Next, we asked school leaders about their perceptions of the scholarship amount in the coming year. In all three cases, scholarships are expected to increase for the 2014-15 school year (in the case of Indiana, an increase in kindergarten through eighth-grade scholarships has been announced, and Louisiana's per-pupil funding has been raised, which will effectively raise the scholarship amount). According to our survey results, leaders of participating schools in Florida and Indiana are mostly aware of coming increases (see figure 21). Louisiana participants, however, are not. This likely reflects the fact that the amounts are tied to public-school funding and thus somewhat less transparent, and a general lack of confidence in the program.
Nonparticipating schools in all three states are far less informed about voucher amounts. Almost half of nonparticipating Florida schools expect the amount to stay the same, while roughly two-thirds of Indiana and Louisiana nonparticipants feel this way. This likely reflects the lower interest nonparticipating schools have in program details but may also be tied to the generally pessimistic views that nonparticipating schools have toward the programs.
School Leaders' Recommendations
At the end of our survey, we asked school leaders if there were any specific changes to their state scholarship programs that would increase their level of satisfaction or participation. This open-response section was an especially informative component of the survey: we received 273 open responses to our Florida survey, 77 to our Indiana survey, and 39 to our Louisiana survey. In this section, we summarize the key takeaways from the open responses for each state.
Florida Recommendations. By a wide margin, the biggest change Florida school leaders recommended was increasing the state's scholarship amount, and the second-most-common change Florida leaders recommended was to increase student eligibility for scholarships. Other areas of concern included program administration, the requirement that students in sixth grade and up be enrolled in a public school when applying for the scholarship, standardized testing, private-school autonomy, and McKay scholarships. However, not all school leaders offered criticism. A number of respondents indicated that they appreciate and are satisfied with the Florida scholarship program.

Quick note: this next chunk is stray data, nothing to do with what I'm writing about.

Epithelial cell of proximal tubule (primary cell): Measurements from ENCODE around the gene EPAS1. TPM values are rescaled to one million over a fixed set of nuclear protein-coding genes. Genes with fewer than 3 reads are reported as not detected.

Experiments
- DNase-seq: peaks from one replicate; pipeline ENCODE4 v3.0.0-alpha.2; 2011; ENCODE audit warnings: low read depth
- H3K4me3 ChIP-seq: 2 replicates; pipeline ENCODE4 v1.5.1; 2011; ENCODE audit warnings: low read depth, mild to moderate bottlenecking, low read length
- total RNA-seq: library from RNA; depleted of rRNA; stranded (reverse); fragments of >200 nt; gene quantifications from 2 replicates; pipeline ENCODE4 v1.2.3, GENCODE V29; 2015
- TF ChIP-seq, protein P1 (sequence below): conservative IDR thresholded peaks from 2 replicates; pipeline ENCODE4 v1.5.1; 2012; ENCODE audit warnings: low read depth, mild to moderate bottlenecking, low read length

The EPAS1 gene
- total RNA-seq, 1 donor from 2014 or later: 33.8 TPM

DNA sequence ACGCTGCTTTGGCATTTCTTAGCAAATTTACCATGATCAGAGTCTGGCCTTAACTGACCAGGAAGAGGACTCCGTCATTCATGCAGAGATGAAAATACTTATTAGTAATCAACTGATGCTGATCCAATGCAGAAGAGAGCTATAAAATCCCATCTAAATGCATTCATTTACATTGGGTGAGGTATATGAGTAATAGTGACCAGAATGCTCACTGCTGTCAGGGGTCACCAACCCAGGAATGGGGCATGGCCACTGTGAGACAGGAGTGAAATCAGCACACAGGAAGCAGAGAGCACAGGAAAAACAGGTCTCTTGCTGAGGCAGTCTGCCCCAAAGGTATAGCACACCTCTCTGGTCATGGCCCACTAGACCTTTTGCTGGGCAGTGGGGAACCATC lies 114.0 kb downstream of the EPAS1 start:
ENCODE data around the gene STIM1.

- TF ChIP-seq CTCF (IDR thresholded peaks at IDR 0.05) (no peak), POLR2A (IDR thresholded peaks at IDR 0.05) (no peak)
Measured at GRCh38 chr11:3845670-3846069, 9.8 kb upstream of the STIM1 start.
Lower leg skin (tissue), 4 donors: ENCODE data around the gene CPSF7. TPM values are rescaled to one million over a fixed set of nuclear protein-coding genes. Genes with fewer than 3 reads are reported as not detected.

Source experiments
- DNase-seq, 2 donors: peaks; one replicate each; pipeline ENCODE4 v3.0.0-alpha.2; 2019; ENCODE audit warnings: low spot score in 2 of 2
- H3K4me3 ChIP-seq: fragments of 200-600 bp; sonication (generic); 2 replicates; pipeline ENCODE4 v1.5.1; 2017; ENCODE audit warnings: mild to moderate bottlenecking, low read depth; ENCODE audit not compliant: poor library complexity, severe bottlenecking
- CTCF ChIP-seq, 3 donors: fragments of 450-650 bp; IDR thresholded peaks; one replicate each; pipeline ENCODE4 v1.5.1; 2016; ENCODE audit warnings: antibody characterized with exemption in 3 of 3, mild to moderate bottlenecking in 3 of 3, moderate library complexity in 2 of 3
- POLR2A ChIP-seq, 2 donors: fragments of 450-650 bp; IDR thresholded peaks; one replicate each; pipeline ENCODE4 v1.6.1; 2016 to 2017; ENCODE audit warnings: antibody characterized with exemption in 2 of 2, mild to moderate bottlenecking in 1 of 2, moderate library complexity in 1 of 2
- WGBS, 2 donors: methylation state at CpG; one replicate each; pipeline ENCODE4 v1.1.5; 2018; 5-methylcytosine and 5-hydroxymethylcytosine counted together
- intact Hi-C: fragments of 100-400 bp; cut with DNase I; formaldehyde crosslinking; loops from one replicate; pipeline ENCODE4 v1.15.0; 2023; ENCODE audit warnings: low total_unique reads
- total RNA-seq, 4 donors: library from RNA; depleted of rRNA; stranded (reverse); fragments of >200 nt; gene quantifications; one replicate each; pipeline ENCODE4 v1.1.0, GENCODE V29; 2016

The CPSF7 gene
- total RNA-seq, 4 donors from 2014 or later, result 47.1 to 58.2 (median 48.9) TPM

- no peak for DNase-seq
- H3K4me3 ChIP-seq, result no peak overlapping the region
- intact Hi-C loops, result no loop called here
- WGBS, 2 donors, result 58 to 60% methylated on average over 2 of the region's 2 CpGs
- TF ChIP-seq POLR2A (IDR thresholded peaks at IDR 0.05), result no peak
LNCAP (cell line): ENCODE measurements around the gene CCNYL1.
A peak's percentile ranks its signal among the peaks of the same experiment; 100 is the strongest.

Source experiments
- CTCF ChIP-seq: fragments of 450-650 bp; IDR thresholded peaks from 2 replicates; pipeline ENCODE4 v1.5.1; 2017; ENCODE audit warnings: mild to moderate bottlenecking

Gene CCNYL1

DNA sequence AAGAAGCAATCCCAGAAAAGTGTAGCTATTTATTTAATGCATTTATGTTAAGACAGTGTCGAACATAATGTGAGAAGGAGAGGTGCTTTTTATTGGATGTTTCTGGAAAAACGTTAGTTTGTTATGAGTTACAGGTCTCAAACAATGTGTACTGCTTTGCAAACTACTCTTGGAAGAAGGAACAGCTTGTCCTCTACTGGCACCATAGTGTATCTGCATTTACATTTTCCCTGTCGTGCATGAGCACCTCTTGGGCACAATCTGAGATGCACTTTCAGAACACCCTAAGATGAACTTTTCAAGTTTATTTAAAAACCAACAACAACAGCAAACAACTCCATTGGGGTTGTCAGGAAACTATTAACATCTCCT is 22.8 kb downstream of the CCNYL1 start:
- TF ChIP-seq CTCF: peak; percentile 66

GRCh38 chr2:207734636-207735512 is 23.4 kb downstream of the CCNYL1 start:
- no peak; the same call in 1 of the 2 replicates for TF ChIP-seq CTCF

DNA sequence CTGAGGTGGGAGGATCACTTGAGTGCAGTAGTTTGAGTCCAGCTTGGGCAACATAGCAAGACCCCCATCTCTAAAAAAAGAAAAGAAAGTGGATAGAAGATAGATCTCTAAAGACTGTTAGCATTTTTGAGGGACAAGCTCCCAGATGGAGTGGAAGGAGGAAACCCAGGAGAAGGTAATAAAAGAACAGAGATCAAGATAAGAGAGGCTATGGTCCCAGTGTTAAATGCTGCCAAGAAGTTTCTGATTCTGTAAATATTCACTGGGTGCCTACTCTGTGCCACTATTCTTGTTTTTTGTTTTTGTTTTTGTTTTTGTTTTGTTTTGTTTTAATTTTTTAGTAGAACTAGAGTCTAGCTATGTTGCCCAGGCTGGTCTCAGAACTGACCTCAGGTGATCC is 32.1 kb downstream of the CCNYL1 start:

Increase the Scholarship Amount. Some of the comments related to increasing Florida's scholarship amount were simple and succinct, while several elaborated on the need for funds to offset transportation costs, funds to offset the costs of testing requirements, and a need for higher scholarship amounts for high-school students or areas of the state with higher living costs.
One school leader pointed out that often "students who receive the scholarships are severely deficient academically, their needs are more demanding, and their scholarships cannot cover the additional attention that they require." Some school leaders also noted that many eligible parents are not able to cover the remaining tuition costs. Many respondents felt that the scholarship funding "should be comparable to the allocation of public-school students."
Expand Student Eligibility. For the most part, comments about expanding student eligibility suggested raising the income guidelines so that more families would be eligible. School leaders spoke of making "a percentage of the scholarship for those just above the poverty line" or "providing a tiered system" so that more lower- and middle-class families could qualify.
Improve Program Administration. Numerous school leaders commented on aspects of the scholarship program's administration that they would like to see improved. These fell into four main areas. Several respondents said that better communication from program operators would be beneficial. Others mentioned that it would be helpful if scholarship payments to schools occurred sooner and more regularly, and others suggested moving the deadline for parents to apply into the summer months. Finally, many school leaders would like to see the amount of paperwork streamlined.
Eliminate the Public-School Requirement. School leaders expressed frustration at the program's requirement that students in sixth grade and up had to be attending a public school if they wanted to enter the scholarship program. This issue was addressed in June 2014, however, when Governor Rick Scott signed a law removing the public-school requirement.
Let Schools Choose Their Standardized Test. School leaders specifically voiced objections to potential requirements to administer the FCAT. School leaders were not opposed to testing generally; rather, they expressed their preference for nationally normed tests, both because of their ability to provide meaningful information and because they do not implicitly prescribe a curriculum.